Radio Systems Corp. v. Accession, Inc.
The Federal Circuit issued an opinion in Radio Systems Corp. v. Accession, Inc. on Monday, April 25, affirming a district court decision to dismiss a declaratory judgment action for lack of personal jurisdiction over the patentee.
In this case, Thomas Sullivan, president and sole employee of New Jersey corporation Accession, attempted to market his “Wedgit” portable pet access door to Radio Systems beginning in 2006. He continued doing so in 2007, notifying Radio Systems that the USPTO had sent him a notice of allowance for a patent on his Wedgit door. After continued attempts to market his Wedgit door to Radio Systems, Sullivan met with a Radio Systems representative in 2009. The parties signed a nondisclosure agreement prior to this meeting. Later that same year, the USPTO issued a notice of allowance to Radio Systems for its SmartDoor. Accession’s New Jersey counsel called the USPTO examiner for Radio Systems’ SmartDoor soon afterward, notifying the examiner of Accession’s Wedgit door patent. The examiner returned the call, and “[a]s a result of that conversation” (in the words of the Federal Circuit opinion), the USPTO withdrew Radio Systems’ notice of allowance. Counsel for Accession also contacted Radio Systems’ counsel, stating that Sullivan should be named as an inventor on Radio Systems’ SmartDoor patent asking whether Radio Systems had disclosed Accession’s Wedgit patent to the USPTO during prosecution, and later proposing settlement through a licensing agreement.
Radio Systems filed a declaratory judgment action for noninfringement and invalidity against Accession in November 2009 in the Eastern District of Tennessee, justifying suit in this forum based on specific jurisdiction (arising from related events), not on general jurisdiction (arising from continuous and systematic business contacts). Accession moved for dismissal for lack of personal jurisdiction, or in the alternative, a transfer to the District of New Jersey, in which Accession is based. The Eastern District of Tennessee dismissed the case. Accession subsequently filed a patent infringement suit in the District of New Jersey, where the suit was stayed pending the Federal Circuit appeal.
Federal Circuit precedent allows for a patentee to send cease-and-desist notices without becoming subject to jurisdiction in every forum where it sends such a notice. Declaratory judgment jurisdiction “arises out of or relates to the activities of the defendant patentee in enforcing the patent or patents in suit.” Avocent Huntsville Corp. v. Aten Int’l Co., 552 F.3d 1324, 1332 (Fed. Cir. 2008). The Federal Circuit has interpreted Avocent, both here in Radio Systems and earlier in Autogenomics, Inc. v. Oxford Gene Tech. Ltd., 566 F.3d 1012 (Fed. Cir. 2009), to mean that a patentee must engage in “enforcement or defense efforts” within a district in order for the district court there to establish specific personal jurisdiction over the patentee.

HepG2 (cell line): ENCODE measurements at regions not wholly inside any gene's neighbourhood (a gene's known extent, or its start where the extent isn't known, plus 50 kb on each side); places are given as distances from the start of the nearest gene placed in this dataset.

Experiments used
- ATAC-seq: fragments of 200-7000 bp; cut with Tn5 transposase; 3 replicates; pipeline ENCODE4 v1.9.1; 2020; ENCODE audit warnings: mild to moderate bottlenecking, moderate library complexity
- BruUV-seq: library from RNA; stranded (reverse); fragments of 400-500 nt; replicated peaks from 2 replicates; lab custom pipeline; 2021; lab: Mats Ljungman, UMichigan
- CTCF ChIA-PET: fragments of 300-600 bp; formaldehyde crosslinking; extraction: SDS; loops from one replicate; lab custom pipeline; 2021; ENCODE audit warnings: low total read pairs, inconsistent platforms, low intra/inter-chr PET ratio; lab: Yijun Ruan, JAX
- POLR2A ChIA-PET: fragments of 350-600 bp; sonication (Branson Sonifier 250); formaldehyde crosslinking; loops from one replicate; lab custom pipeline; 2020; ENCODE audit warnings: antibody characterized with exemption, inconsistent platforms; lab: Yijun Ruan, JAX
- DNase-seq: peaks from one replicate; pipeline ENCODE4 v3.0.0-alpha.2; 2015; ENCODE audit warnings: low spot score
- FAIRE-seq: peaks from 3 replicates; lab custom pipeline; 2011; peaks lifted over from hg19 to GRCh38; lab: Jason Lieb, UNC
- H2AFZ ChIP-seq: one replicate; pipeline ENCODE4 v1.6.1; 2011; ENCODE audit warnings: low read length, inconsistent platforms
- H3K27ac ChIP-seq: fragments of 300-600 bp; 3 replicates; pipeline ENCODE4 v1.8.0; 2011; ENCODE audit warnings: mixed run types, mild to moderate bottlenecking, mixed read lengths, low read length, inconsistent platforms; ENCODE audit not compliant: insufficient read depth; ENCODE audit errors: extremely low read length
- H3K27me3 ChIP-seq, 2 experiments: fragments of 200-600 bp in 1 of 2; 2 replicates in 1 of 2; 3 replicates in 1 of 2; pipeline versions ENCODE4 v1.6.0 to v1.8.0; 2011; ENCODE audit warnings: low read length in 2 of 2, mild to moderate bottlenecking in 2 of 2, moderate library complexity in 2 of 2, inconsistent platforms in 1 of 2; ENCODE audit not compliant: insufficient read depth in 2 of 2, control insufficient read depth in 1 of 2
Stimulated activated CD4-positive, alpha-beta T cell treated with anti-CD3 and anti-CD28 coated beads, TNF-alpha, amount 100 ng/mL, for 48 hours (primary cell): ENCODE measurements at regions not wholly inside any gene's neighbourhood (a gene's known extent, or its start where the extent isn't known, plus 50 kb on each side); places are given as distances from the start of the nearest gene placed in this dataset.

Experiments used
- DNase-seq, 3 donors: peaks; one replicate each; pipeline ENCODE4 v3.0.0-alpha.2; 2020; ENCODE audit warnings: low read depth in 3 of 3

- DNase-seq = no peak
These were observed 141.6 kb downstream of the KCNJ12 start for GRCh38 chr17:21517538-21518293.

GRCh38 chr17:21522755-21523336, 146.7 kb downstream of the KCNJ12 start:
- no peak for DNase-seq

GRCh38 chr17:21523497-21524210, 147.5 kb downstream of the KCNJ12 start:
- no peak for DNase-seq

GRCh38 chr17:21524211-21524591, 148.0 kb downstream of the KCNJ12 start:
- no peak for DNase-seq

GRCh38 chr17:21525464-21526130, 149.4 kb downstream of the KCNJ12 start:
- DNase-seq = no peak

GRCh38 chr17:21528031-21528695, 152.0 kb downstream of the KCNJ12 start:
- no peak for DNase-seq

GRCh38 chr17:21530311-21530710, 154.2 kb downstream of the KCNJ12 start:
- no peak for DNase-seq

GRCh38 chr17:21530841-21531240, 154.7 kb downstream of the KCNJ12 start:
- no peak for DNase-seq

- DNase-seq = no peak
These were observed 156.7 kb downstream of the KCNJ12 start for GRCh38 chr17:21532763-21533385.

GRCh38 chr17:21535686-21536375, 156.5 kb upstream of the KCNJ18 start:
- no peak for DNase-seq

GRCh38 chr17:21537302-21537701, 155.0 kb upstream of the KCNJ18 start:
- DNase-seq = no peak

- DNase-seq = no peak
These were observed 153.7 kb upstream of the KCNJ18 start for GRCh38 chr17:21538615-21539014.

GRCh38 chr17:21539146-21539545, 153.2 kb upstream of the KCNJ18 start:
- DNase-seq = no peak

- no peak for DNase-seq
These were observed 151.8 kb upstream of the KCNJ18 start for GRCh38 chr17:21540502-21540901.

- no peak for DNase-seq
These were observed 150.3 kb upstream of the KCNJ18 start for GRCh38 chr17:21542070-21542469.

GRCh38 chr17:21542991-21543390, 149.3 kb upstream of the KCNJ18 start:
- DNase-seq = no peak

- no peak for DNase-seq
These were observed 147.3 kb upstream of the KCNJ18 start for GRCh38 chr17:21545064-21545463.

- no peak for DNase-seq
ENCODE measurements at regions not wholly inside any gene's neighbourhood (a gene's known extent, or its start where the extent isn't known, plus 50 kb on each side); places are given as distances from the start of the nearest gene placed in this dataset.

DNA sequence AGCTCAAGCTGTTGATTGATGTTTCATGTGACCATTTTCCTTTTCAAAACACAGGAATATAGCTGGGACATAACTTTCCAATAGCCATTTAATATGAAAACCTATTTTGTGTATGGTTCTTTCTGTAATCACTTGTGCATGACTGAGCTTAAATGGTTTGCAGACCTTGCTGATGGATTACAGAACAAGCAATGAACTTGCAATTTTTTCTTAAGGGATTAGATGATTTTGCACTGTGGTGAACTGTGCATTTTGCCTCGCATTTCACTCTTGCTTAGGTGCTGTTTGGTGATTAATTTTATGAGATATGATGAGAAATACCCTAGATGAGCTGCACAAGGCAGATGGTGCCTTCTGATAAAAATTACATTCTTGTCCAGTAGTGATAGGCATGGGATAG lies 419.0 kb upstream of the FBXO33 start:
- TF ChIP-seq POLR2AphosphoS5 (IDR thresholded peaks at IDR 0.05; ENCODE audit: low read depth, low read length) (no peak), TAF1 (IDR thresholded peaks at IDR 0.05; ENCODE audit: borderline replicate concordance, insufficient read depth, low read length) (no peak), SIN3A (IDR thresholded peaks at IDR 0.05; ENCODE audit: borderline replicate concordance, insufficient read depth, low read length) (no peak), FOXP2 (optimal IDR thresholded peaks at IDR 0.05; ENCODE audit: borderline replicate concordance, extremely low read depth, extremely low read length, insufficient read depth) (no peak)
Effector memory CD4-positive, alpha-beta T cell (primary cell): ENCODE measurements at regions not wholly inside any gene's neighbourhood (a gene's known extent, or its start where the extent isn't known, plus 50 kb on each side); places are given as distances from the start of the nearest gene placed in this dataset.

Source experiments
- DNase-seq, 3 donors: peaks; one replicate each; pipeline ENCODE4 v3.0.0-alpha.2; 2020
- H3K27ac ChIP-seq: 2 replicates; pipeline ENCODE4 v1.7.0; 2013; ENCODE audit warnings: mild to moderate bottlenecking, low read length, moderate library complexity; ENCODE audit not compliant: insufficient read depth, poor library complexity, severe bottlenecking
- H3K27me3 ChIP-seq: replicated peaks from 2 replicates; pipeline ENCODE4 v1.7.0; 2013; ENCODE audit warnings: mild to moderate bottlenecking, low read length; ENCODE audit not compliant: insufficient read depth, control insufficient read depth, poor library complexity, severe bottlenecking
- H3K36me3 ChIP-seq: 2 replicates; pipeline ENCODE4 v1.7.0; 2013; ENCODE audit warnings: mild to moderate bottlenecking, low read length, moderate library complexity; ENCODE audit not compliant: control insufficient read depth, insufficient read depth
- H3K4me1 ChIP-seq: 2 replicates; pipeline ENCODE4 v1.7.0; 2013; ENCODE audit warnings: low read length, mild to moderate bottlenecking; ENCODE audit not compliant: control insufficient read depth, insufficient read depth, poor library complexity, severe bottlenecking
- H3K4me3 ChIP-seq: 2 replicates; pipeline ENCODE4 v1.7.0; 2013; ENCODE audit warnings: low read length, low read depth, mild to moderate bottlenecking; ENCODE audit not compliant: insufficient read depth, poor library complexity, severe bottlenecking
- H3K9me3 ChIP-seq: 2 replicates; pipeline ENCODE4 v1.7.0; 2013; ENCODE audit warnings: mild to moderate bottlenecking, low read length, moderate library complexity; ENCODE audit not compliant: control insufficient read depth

Radio Systems argued that personal jurisdiction in Tennessee for Accession arises from Accession’s pre-adversarial marketing activities, from interactions between Accession’s counsel and the USPTO, and from the 2009 nondisclosure agreement. The Federal Circuit first found that Accession’s attempts to market the Wedgit door to Radio Systems did not subject Accession to personal jurisdiction in Tennessee because these attempts were not enforcement or defense efforts. Regarding counsel for Accession contacting the USPTO, the Federal Circuit cited Avocent and found that enforcement activities at the USPTO (in Alexandria, Virginia) do not give rise to personal jurisdiction in Tennessee. Though the 2009 nondisclosure agreement between Radio Systems and Accession included a forum selection clause naming the Eastern District of Tennessee, the agreement only pertained to confidential information. In patenting its Wedgit door, Accession disclosed it to the public, so the Federal Circuit ruled that the nondisclosure agreement had no bearing on personal jurisdiction in this action for declaratory judgment of patent noninfringement and invalidity.
Parties feeling threatened with the possibility of a patent infringement suit can file an action for declaratory judgment, but they may have limited choices about where to file. Particularly where the patentee is a small company like Accession, the patentee may not have the continuous and systematic business contacts to support general personal jurisdiction in a wide selection of judicial districts. If a party wants to file a declaratory judgment action against such a small company in a district without general personal jurisdiction, the party must show specific personal jurisdiction, which under Federal Circuit precedent in patent cases involves the patentee’s enforcement or defense measures in that district.